I’m 29 years old. I live in Ekaterinburg with my husband and two children. My daughter is 7 years old and my son is 3 years old.
I found out about my diagnosis by chance in 2009. My then-husband’s (now ex-husband’s) sister told me that he was sick. She said that I was brave to be living with him, knowing his status. My mother and I immediately went to the hospital. The test came back positive. I was put on the register, but I did not receive treatment.
My close friends and family know about my diagnosis, but I do not disclose it to everyone. Very few people are well aware of this disease and the reaction can vary. Unfortunately, I have encountered negativity. In the hospital I speak about my status carefully, if there is the chance of contact with blood or needles. With this diagnosis the attitude is completely different.
Currently I’m expecting my third child. My middle son was born completely healthy. I found out immediately in the gynecology office that I would not be able to breastfeed. I was very upset that I could not experience this contact with my child. A doctor at the AIDS Center and peer counselors told me more details about feeding.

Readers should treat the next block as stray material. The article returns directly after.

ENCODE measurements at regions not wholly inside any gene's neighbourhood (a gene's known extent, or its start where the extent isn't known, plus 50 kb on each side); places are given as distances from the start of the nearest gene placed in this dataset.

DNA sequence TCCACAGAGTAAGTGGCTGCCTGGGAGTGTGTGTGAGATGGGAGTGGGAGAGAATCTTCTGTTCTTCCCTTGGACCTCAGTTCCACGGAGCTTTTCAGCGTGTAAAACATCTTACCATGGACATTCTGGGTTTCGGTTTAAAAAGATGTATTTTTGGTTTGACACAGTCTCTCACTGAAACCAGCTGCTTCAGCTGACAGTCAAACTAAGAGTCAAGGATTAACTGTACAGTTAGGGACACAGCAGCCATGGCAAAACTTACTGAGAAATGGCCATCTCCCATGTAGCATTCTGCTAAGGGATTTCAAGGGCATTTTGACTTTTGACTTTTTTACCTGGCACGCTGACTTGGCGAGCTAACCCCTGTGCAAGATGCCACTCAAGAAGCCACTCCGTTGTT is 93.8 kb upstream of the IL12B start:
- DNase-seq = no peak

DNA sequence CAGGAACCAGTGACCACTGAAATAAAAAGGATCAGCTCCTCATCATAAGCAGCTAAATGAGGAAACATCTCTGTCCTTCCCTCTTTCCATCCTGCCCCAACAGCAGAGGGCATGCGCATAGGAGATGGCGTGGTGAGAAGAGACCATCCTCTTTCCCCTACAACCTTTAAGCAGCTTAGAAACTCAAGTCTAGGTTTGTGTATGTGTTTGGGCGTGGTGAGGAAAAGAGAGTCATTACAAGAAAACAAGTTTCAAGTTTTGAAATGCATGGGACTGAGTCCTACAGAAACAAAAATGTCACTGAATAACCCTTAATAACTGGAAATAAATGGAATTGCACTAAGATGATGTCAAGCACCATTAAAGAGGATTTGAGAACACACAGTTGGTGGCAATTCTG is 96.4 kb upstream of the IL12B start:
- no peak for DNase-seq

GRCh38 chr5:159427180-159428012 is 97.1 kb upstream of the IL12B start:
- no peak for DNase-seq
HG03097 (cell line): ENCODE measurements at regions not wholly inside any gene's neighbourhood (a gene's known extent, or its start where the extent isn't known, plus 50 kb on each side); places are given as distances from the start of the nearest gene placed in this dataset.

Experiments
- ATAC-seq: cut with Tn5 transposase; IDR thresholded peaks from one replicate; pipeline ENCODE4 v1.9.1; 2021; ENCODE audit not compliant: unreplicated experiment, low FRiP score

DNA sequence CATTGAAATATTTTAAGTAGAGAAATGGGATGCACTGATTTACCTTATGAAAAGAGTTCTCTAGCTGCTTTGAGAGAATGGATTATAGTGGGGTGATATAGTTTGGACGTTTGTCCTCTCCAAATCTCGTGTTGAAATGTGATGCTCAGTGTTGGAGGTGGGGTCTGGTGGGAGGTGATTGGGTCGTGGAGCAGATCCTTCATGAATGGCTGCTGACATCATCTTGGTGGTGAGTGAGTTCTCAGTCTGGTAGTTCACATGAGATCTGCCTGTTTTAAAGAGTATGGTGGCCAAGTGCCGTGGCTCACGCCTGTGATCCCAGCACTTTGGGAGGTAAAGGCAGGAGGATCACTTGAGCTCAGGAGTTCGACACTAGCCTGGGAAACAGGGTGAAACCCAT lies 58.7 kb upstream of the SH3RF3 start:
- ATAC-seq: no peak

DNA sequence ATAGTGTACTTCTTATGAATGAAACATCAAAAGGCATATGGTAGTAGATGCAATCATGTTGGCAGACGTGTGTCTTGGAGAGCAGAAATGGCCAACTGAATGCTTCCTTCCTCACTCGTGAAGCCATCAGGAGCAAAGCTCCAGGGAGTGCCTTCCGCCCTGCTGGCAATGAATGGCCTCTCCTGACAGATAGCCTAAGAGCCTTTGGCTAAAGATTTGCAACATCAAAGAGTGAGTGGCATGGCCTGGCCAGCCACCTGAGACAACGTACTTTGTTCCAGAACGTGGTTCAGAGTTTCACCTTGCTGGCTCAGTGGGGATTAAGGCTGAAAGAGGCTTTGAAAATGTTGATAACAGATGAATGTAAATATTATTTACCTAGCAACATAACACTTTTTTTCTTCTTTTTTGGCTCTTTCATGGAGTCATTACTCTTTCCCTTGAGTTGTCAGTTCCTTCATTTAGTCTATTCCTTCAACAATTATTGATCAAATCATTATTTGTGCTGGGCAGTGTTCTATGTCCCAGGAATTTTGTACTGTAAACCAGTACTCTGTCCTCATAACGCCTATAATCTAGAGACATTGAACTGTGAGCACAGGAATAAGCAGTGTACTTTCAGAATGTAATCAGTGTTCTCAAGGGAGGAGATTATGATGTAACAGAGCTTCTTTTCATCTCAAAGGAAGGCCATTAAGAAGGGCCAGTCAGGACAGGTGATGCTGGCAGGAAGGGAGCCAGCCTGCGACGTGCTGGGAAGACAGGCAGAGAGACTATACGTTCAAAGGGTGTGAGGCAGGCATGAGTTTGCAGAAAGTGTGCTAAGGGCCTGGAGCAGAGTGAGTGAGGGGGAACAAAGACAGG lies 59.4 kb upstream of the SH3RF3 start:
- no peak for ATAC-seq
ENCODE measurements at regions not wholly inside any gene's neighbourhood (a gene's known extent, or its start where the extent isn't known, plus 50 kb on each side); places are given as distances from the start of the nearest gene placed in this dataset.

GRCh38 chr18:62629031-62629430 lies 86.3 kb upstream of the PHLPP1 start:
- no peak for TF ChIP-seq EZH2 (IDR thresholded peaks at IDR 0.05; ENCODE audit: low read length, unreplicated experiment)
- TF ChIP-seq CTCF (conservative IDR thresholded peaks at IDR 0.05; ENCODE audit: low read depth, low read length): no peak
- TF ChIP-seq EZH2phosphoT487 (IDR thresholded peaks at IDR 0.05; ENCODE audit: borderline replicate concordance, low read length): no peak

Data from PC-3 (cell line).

My husband’s relatives and many people around me did not know about my status. I had to make up a story that after the C-section, I took antibiotics and my milk supply went away.
Once a month I made an appointment at the children’s polyclinic, stood in line and got a referral for baby formula. There wasn’t enough. Since you can’t give different types of formula, we looked for the right brand. The kind of milk they gave out at the polyclinic didn’t suit my son, so we had to buy formula and it cost a lot. At the store, one can cost 1100 rubles and it would last for a few days. We would take the formula anyway and exchange it with other moms over social networks.
I knew that I could get formula as a replacement for breast milk due to the experience of my previous pregnancy. They reminded me again at the AIDS Center. Overall, I was satisfied with the system for receiving it. But they should provide formula in greater quantity, considering we cannot breastfeed at all, and the choice of formula should be individual.